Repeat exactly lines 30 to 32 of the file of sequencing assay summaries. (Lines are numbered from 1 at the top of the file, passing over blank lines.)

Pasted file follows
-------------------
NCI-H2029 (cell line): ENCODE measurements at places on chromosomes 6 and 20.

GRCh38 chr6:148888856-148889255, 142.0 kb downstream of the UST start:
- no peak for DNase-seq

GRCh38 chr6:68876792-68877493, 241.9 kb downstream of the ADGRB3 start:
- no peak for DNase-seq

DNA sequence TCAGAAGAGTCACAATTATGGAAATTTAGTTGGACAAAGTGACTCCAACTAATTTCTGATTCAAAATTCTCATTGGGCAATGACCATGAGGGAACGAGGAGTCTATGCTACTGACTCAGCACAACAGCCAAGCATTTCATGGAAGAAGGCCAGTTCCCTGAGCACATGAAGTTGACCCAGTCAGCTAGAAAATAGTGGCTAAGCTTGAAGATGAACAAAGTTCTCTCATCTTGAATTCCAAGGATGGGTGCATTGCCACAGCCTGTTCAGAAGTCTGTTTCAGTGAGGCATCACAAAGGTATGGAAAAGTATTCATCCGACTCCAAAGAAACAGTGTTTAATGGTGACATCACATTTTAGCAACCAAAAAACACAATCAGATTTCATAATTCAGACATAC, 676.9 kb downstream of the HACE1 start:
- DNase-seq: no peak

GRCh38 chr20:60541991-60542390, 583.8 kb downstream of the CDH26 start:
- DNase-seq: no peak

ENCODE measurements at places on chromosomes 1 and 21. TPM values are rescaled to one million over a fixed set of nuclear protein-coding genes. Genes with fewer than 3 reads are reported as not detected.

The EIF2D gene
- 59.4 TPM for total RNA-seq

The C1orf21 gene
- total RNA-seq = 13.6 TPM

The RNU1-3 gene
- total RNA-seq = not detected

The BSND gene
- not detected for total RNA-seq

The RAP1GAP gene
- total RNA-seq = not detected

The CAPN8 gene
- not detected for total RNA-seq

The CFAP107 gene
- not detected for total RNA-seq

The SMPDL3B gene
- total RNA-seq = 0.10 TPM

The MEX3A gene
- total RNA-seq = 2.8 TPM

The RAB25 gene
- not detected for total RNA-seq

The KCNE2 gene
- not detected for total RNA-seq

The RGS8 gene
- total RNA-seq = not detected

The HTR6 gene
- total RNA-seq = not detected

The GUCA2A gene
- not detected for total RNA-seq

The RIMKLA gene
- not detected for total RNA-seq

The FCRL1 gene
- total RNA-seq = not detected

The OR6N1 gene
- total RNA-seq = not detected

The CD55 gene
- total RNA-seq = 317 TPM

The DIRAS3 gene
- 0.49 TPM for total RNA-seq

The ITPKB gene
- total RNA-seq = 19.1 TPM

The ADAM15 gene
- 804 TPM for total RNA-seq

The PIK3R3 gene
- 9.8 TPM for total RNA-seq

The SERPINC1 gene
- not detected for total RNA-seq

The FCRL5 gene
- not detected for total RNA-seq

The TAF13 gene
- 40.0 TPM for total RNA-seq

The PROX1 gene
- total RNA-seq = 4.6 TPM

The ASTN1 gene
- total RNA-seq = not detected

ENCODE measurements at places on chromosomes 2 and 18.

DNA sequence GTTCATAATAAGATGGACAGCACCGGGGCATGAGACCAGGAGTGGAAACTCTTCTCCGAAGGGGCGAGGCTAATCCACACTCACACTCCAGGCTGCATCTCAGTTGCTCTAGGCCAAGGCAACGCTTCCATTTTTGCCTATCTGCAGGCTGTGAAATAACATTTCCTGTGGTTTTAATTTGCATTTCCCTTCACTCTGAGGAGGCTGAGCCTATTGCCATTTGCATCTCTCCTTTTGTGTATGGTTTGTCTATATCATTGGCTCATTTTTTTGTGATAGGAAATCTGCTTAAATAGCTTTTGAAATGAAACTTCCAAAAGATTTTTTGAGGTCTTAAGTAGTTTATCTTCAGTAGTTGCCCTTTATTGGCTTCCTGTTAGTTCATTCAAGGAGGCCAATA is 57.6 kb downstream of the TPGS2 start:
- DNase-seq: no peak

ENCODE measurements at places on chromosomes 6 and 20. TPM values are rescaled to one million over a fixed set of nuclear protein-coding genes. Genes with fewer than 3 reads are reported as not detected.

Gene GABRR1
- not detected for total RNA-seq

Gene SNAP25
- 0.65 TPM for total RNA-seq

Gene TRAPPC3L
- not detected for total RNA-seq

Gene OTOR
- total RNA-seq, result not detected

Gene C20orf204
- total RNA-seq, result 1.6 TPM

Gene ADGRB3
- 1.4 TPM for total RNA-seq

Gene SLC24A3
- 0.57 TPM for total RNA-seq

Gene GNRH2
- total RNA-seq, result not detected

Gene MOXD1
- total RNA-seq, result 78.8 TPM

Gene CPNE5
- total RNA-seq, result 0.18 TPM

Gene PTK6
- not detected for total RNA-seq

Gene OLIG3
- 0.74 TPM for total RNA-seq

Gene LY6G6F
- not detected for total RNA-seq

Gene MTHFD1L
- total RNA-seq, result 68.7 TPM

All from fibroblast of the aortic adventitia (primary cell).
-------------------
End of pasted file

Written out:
- not detected for total RNA-seq

The KCNE2 gene
- not detected for total RNA-seq